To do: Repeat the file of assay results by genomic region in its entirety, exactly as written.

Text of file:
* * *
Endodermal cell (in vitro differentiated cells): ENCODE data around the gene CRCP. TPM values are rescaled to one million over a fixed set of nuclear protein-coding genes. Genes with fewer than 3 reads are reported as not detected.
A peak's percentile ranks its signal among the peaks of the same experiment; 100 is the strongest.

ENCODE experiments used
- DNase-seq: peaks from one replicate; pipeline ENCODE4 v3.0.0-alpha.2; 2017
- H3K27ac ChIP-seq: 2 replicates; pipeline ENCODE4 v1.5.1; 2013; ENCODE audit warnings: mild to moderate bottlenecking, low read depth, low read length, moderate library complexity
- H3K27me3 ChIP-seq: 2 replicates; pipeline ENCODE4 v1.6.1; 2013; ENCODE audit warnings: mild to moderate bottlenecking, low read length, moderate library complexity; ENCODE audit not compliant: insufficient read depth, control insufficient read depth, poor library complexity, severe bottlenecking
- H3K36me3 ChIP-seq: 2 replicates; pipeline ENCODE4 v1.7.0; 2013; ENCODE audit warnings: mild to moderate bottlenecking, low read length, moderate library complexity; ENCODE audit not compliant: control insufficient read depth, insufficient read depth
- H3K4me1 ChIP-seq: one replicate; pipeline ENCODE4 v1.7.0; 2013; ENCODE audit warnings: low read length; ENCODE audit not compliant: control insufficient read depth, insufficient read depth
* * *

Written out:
Endodermal cell (in vitro differentiated cells): ENCODE data around the gene CRCP. TPM values are rescaled to one million over a fixed set of nuclear protein-coding genes. Genes with fewer than 3 reads are reported as not detected.
A peak's percentile ranks its signal among the peaks of the same experiment; 100 is the strongest.

ENCODE experiments used
- DNase-seq: peaks from one replicate; pipeline ENCODE4 v3.0.0-alpha.2; 2017
- H3K27ac ChIP-seq: 2 replicates; pipeline ENCODE4 v1.5.1; 2013; ENCODE audit warnings: mild to moderate bottlenecking, low read depth, low read length, moderate library complexity
- H3K27me3 ChIP-seq: 2 replicates; pipeline ENCODE4 v1.6.1; 2013; ENCODE audit warnings: mild to moderate bottlenecking, low read length, moderate library complexity; ENCODE audit not compliant: insufficient read depth, control insufficient read depth, poor library complexity, severe bottlenecking
- H3K36me3 ChIP-seq: 2 replicates; pipeline ENCODE4 v1.7.0; 2013; ENCODE audit warnings: mild to moderate bottlenecking, low read length, moderate library complexity; ENCODE audit not compliant: control insufficient read depth, insufficient read depth
- H3K4me1 ChIP-seq: one replicate; pipeline ENCODE4 v1.7.0; 2013; ENCODE audit warnings: low read length; ENCODE audit not compliant: control insufficient read depth, insufficient read depth